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Family Decisions

Should My Parent Move in with Me?

elderly couple looking at empty room with boxes encouraging each other after move

Mom needs extra help these days, and she’s also lonely without Dad. I worry about her rattling around her big house by herself, but she’s been adamant about not being “put in a home.” Should I have her move in with me? Family’s supposed to take care of each other, right?

It’s common for families to assume that if a senior parent ever needs care, they’ll move in with one of their grown children. And quite a few of them do. According to Caregiving in the U.S. 2015, a study conducted by the National Alliance for Caregiving and AARP, 35 percent of care recipients live in their caregiver’s home.

Having grandparents and grandchildren spending time together, giving back to your parent by being there to care for them, nurturing your own relationship with them – this ideal scenario can and does happen. But not always. There are important issues that should be addressed before making that commitment. And you also need to know what your options are if your parent needs care but moving in isn’t the solution.

Questions to Ask
Family Caregiver Alliance recommends asking a lot of questions before making the decision to have your parent move in with you. These questions fall under five categories: relationships, your home, personal care, money and time.

Relationships

  • How do my significant other and children feel about moving my parent in? How will it change our lives together?
  • How is my relationship with my parent? Is it healthy, or is it problematic?
  • What are my needs for privacy and alone time? What are my parent’s needs?
  • What things will be easy for us to negotiate in living together, and what things will be hard?
  • How will my siblings feel? How much help will they be able to give me in caring for our parent?

Your Home

  • Where will my parent sleep? Will someone have to give up their bedroom, or will we convert another room? Or perhaps build an addition?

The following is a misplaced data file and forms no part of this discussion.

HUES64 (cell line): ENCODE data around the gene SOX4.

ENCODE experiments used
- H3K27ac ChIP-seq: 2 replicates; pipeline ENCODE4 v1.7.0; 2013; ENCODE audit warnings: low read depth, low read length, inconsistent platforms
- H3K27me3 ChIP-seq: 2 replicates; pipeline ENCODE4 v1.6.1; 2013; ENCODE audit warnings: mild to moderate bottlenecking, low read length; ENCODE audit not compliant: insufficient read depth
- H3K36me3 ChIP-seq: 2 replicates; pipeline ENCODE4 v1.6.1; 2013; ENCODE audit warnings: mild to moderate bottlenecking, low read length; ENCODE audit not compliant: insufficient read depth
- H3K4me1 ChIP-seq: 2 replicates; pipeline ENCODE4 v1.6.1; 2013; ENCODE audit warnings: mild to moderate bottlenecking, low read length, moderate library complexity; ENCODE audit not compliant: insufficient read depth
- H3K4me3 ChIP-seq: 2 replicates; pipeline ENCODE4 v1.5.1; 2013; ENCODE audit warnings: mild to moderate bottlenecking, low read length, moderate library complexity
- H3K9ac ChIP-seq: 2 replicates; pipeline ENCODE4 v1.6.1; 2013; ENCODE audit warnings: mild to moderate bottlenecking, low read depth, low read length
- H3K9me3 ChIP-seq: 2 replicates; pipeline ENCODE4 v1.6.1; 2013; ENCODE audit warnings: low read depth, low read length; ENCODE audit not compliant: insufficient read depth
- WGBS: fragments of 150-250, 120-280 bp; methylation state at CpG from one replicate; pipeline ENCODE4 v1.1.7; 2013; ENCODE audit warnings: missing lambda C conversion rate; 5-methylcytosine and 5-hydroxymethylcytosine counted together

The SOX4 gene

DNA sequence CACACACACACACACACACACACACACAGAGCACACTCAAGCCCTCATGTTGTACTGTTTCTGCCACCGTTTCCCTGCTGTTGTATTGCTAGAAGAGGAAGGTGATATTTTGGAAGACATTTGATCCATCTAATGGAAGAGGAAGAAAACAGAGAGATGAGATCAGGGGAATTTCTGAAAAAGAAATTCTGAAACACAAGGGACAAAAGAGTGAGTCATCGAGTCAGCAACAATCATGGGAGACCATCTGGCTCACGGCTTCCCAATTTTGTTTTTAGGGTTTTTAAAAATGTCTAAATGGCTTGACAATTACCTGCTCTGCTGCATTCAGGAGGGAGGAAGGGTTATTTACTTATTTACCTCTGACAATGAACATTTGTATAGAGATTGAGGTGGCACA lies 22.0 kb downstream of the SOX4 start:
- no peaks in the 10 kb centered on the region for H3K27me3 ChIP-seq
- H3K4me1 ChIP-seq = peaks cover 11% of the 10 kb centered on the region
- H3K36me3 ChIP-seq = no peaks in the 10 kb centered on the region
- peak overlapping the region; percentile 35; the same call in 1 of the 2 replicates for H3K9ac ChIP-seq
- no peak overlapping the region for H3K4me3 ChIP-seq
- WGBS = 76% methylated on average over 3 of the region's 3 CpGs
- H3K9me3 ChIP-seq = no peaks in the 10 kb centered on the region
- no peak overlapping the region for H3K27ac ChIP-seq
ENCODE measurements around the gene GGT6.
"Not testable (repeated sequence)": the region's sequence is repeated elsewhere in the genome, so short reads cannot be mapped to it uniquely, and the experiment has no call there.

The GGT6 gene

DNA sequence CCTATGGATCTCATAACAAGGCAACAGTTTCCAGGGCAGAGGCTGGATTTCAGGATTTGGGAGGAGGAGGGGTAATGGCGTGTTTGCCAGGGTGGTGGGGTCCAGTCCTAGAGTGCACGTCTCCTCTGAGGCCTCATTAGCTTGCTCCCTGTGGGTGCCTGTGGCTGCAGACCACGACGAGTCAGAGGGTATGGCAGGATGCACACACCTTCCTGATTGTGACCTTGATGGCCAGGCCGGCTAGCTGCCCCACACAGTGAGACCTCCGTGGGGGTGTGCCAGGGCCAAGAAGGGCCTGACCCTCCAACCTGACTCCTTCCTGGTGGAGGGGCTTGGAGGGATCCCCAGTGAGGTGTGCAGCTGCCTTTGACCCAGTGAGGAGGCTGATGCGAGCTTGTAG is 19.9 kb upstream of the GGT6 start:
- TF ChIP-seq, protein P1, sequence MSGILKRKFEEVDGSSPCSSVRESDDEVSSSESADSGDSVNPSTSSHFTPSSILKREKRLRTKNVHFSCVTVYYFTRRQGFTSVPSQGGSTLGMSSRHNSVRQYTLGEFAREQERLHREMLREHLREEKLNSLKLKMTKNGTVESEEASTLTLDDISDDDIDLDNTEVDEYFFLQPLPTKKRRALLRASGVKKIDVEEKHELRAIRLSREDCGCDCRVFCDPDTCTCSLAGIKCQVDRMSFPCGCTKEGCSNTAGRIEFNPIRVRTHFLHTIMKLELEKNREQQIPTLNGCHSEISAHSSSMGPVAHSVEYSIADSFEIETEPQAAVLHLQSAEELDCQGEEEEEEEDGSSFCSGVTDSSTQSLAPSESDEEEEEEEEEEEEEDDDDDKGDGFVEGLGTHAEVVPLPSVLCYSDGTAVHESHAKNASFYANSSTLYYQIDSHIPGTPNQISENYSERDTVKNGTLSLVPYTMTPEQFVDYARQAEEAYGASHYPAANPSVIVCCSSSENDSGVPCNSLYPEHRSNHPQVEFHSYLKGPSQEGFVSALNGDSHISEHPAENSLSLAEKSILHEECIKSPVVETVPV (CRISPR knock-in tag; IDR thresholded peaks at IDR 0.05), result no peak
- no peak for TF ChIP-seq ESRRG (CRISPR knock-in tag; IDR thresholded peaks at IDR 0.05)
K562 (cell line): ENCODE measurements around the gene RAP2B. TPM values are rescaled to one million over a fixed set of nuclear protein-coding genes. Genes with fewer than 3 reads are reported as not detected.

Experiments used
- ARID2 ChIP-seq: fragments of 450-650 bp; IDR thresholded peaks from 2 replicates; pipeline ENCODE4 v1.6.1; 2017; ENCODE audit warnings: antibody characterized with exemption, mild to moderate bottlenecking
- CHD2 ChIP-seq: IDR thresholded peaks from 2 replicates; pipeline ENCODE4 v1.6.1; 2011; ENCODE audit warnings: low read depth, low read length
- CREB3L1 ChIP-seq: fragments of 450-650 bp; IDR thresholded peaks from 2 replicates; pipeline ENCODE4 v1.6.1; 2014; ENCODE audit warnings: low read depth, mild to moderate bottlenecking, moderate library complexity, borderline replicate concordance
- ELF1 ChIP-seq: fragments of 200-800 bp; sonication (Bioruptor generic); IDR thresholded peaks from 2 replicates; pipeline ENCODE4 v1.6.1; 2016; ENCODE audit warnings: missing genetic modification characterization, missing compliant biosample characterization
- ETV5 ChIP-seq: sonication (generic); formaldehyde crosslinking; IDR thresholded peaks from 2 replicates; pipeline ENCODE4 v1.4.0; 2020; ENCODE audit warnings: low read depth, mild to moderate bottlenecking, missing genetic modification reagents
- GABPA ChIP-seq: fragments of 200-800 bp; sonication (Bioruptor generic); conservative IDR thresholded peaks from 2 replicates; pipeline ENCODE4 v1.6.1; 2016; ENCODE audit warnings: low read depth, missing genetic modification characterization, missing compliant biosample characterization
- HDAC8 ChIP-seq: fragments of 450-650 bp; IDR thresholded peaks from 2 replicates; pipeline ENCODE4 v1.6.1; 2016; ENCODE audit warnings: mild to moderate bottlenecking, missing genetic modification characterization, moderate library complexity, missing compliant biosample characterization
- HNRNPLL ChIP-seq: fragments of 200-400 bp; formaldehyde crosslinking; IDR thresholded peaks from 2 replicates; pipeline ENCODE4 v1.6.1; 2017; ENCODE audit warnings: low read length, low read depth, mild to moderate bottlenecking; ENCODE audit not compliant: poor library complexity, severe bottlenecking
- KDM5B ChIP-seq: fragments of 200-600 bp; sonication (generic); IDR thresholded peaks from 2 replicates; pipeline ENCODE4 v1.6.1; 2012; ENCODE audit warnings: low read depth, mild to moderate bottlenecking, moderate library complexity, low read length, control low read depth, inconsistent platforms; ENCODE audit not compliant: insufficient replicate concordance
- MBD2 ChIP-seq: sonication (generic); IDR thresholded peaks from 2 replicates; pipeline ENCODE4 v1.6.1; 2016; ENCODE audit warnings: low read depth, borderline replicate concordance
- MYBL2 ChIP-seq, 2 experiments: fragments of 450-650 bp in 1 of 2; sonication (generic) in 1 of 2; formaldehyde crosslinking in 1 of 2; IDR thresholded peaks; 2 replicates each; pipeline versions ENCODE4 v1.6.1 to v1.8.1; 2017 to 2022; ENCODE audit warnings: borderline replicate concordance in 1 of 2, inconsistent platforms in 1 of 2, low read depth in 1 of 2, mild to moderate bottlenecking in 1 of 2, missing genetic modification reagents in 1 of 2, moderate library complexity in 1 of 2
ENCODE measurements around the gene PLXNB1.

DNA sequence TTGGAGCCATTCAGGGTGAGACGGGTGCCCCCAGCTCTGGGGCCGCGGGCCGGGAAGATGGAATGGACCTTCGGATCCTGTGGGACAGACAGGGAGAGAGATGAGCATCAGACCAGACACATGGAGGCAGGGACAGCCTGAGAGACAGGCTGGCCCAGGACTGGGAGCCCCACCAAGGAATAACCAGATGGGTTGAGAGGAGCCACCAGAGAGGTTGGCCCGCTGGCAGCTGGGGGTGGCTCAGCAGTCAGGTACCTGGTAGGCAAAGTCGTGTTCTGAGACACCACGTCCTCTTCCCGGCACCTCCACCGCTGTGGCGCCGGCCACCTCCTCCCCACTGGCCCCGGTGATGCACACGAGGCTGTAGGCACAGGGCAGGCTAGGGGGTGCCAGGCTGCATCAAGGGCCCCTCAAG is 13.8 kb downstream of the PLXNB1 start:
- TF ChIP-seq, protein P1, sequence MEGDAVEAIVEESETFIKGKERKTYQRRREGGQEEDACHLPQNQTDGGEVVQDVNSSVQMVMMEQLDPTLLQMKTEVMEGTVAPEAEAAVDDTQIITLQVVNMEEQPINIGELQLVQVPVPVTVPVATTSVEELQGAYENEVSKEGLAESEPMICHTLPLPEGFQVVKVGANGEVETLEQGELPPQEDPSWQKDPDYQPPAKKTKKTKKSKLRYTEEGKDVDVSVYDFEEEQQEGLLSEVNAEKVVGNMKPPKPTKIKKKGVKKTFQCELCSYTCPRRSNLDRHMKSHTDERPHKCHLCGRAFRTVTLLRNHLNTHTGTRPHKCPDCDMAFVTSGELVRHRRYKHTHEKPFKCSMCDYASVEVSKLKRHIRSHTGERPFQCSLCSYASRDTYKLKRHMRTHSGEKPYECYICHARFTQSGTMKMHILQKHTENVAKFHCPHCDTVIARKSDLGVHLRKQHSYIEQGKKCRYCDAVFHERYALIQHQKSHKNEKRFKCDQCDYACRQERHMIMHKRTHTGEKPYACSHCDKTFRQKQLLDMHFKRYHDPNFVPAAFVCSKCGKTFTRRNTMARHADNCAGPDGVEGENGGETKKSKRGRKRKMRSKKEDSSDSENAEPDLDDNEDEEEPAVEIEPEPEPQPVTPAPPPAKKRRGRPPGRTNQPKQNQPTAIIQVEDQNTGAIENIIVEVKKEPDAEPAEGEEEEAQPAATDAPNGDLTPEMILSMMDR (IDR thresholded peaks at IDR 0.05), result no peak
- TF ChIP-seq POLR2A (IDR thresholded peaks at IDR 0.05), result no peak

• What assistive devices will I need to buy and install – grab bars, raised toilet seats, ramps, etc.?
  • Does my parent smoke or drink – and will that be a problem for us?
  • Does my parent have a pet that will be living with us too? Can we care for it?

Personal Care

  • How comfortable am I helping my parent with activities of daily living, like bathing, dressing, help with toileting or changing an adult brief?
  • What are the limits of my ability to care for my parent at home?
  • Do I know what to expect over time as my parent’s condition changes?
  • How is my health? Will I be able to take care of myself as well as my parent?
  • Am I willing to accept respite care to get a break?

Money

  • Will there be additional expenses to provide care?
  • How will those expenses be paid for? Will I pay for them or will my parent?
  • What will the financial arrangement be? Should I charge rent or ask for help with groceries?
  • How will my siblings feel about the financial arrangement? Will they be able to help?
  • Will my work situation have to change? If so, how will I cover the bills?

Time

  • Will my parent need care during the day? If so, how will it be provided?
  • How will I manage my job, child care responsibilities, marriage and taking care of my parent?
  • When will I have time for myself?

Alternatives to Consider
If, after answering these questions, you and your parent decide that moving in is not the best scenario, plenty of good alternatives are available. Senior living today is not what your parent may remember as “the home.” You can find senior living communities that fit your parent’s lifestyle and meet their care needs.

  • Independent Living is an option if your parent is still active and healthy but would like more opportunities to socialize, have stimulating activities and programs available, and not have to hassle with home maintenance.
  • Assisted Living communities provide the extra help needed with activities of daily living. The goal is to help residents be as independent as possible. Programs and activities are also available. Some Assisted Living communities also have Memory Care for those with memory impairments such as Alzheimer’s disease or other forms of dementia.
  • Life Plan Communities, also known as continuing care retirement communities, have Independent Living and a full continuum of care available if your parent ever needs it.

Learn more about choosing the right kind of senior living for your parent so you can weigh all the options and work together to make the best choice for the whole family.

Spend time researching the best solution for you and your family.

WhereYouLiveMatters.org

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